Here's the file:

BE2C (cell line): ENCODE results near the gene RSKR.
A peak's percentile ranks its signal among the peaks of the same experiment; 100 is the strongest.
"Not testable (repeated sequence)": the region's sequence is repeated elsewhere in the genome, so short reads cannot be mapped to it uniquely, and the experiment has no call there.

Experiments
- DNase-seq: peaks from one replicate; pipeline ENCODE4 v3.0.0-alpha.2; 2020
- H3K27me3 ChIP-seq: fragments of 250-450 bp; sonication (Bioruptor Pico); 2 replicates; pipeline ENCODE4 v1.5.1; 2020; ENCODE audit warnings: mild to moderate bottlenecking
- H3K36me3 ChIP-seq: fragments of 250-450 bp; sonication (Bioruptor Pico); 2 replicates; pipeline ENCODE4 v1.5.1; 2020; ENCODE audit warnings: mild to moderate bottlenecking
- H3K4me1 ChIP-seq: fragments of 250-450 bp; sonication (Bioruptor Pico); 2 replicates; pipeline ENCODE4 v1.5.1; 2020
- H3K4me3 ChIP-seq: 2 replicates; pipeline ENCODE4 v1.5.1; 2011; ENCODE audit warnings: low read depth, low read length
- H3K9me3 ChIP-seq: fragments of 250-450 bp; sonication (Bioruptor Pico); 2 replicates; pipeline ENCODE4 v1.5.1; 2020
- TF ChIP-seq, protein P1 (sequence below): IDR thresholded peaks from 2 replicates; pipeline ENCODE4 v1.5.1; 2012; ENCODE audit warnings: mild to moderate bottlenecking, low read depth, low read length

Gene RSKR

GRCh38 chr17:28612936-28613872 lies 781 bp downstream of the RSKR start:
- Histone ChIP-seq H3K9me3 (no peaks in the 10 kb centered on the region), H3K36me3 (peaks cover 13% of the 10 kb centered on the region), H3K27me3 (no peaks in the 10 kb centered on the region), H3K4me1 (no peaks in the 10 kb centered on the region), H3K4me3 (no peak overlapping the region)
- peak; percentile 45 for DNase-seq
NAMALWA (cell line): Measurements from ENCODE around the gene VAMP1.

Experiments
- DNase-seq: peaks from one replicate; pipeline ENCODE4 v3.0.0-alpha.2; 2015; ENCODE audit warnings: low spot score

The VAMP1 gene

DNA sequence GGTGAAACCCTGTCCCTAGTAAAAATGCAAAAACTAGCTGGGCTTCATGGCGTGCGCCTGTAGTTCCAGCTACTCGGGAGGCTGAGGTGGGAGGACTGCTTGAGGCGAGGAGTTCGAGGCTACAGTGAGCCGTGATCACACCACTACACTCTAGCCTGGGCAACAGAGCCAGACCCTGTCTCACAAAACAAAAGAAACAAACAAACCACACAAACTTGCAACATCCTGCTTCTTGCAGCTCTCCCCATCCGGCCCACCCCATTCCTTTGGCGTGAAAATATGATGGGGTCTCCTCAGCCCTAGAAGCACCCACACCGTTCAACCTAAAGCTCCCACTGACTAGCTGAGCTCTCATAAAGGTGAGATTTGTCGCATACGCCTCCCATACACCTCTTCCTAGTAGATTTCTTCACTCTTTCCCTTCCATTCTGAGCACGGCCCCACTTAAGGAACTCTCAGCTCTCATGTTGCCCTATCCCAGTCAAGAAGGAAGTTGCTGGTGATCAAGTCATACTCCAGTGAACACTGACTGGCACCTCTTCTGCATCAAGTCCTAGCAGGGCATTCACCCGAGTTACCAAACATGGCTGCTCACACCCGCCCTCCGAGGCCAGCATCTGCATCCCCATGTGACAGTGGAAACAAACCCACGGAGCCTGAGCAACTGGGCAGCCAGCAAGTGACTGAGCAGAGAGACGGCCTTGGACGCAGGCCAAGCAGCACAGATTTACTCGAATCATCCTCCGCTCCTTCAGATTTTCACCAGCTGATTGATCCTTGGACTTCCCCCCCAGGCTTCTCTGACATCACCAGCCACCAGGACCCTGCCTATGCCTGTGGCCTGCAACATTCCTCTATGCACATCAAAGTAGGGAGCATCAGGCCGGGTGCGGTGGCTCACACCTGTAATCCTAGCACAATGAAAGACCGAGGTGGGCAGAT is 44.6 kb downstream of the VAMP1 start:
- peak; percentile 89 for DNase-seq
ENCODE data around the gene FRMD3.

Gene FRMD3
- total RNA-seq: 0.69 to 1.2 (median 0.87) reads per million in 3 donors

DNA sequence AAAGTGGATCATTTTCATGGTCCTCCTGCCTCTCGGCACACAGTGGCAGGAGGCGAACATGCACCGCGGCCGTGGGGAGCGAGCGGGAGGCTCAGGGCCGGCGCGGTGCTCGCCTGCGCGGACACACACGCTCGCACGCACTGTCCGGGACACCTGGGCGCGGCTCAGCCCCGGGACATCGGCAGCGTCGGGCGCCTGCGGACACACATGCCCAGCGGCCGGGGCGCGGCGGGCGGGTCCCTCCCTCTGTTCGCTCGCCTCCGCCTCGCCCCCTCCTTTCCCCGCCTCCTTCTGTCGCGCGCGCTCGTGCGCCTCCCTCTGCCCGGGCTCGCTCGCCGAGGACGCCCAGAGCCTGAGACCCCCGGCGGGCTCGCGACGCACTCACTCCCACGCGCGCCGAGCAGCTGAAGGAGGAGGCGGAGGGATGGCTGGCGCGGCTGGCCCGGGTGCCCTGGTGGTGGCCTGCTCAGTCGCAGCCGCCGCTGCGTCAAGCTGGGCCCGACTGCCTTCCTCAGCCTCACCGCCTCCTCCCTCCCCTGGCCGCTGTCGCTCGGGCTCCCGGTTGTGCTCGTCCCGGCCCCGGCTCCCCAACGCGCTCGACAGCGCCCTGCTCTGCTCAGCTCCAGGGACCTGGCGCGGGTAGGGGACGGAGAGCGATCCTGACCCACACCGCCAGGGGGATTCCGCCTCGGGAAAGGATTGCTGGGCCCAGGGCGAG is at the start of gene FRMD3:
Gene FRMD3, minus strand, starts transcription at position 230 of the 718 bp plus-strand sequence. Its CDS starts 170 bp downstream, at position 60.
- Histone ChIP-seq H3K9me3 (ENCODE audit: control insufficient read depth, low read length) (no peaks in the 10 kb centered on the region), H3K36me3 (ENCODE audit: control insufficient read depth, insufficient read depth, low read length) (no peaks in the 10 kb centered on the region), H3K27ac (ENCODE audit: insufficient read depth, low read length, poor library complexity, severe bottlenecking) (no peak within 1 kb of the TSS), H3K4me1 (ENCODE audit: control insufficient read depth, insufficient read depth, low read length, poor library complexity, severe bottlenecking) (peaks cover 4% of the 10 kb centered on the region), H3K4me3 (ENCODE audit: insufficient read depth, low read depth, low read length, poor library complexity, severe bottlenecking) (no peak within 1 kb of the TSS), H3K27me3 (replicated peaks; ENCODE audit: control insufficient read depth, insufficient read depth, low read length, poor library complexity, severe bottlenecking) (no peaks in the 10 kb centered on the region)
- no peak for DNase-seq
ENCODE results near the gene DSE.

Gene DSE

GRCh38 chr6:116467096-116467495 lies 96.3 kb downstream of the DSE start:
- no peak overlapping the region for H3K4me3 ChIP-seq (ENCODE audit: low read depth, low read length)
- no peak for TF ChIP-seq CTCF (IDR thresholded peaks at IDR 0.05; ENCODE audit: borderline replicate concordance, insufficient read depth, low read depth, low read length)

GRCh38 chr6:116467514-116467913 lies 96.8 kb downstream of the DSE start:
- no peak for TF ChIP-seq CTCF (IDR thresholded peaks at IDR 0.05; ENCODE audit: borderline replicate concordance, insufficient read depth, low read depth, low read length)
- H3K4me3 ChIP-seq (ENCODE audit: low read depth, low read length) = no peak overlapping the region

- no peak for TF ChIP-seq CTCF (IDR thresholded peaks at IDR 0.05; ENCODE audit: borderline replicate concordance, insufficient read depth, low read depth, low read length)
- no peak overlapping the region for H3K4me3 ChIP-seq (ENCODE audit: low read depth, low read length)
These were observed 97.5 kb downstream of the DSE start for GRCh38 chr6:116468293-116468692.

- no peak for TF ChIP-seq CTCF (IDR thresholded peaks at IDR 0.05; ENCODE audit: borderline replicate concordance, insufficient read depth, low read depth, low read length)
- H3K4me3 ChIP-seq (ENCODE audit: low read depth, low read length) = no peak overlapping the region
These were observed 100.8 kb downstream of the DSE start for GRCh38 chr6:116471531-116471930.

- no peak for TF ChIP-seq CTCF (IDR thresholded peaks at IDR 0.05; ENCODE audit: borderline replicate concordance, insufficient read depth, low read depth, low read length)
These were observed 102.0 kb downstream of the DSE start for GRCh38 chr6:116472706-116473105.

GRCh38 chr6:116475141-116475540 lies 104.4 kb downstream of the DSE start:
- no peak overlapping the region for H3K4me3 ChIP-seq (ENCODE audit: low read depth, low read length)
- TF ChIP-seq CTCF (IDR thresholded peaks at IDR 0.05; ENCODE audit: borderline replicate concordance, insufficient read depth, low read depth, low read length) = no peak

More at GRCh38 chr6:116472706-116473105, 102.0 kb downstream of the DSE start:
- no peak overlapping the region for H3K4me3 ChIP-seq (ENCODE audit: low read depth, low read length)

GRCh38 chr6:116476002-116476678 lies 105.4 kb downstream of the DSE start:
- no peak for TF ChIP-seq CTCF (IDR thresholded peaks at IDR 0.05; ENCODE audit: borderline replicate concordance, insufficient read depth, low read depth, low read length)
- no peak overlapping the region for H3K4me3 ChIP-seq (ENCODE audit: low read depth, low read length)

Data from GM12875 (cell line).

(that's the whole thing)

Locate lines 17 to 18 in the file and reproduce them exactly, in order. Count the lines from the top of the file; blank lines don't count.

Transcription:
Experiments
- DNase-seq: peaks from one replicate; pipeline ENCODE4 v3.0.0-alpha.2; 2015; ENCODE audit warnings: low spot score